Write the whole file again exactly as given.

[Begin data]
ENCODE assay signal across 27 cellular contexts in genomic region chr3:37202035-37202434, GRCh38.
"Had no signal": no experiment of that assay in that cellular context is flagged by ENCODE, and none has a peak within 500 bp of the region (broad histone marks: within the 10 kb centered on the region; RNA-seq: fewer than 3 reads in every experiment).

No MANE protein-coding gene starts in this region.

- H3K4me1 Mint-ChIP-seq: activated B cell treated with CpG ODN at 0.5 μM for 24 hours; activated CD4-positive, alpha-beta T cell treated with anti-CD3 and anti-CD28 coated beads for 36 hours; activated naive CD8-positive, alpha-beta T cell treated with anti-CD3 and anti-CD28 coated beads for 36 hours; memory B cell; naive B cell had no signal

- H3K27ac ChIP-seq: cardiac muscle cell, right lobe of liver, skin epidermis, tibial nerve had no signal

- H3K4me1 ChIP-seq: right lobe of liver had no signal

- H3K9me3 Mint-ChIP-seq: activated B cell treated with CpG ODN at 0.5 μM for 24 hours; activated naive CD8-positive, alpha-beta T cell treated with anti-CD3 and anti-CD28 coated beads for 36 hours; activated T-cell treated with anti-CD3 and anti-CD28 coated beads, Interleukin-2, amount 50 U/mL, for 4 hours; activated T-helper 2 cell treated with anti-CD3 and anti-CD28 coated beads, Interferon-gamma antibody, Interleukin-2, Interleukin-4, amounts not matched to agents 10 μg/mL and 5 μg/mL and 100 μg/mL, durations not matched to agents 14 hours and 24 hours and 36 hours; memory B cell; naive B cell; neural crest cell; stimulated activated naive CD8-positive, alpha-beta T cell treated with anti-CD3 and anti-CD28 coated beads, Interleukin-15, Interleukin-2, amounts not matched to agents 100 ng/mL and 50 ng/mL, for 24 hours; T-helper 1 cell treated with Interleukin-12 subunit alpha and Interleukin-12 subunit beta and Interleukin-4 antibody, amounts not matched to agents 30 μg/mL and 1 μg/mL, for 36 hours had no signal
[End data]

ENCODE assay signal across 27 cellular contexts in genomic region chr3:37202035-37202434, GRCh38.
"Had no signal": no experiment of that assay in that cellular context is flagged by ENCODE, and none has a peak within 500 bp of the region (broad histone marks: within the 10 kb centered on the region; RNA-seq: fewer than 3 reads in every experiment).

No MANE protein-coding gene starts in this region.

- H3K4me1 Mint-ChIP-seq: activated B cell treated with CpG ODN at 0.5 μM for 24 hours; activated CD4-positive, alpha-beta T cell treated with anti-CD3 and anti-CD28 coated beads for 36 hours; activated naive CD8-positive, alpha-beta T cell treated with anti-CD3 and anti-CD28 coated beads for 36 hours; memory B cell; naive B cell had no signal

- H3K27ac ChIP-seq: cardiac muscle cell, right lobe of liver, skin epidermis, tibial nerve had no signal

- H3K4me1 ChIP-seq: right lobe of liver had no signal

- H3K9me3 Mint-ChIP-seq: activated B cell treated with CpG ODN at 0.5 μM for 24 hours; activated naive CD8-positive, alpha-beta T cell treated with anti-CD3 and anti-CD28 coated beads for 36 hours; activated T-cell treated with anti-CD3 and anti-CD28 coated beads, Interleukin-2, amount 50 U/mL, for 4 hours; activated T-helper 2 cell treated with anti-CD3 and anti-CD28 coated beads, Interferon-gamma antibody, Interleukin-2, Interleukin-4, amounts not matched to agents 10 μg/mL and 5 μg/mL and 100 μg/mL, durations not matched to agents 14 hours and 24 hours and 36 hours; memory B cell; naive B cell; neural crest cell; stimulated activated naive CD8-positive, alpha-beta T cell treated with anti-CD3 and anti-CD28 coated beads, Interleukin-15, Interleukin-2, amounts not matched to agents 100 ng/mL and 50 ng/mL, for 24 hours; T-helper 1 cell treated with Interleukin-12 subunit alpha and Interleukin-12 subunit beta and Interleukin-4 antibody, amounts not matched to agents 30 μg/mL and 1 μg/mL, for 36 hours had no signal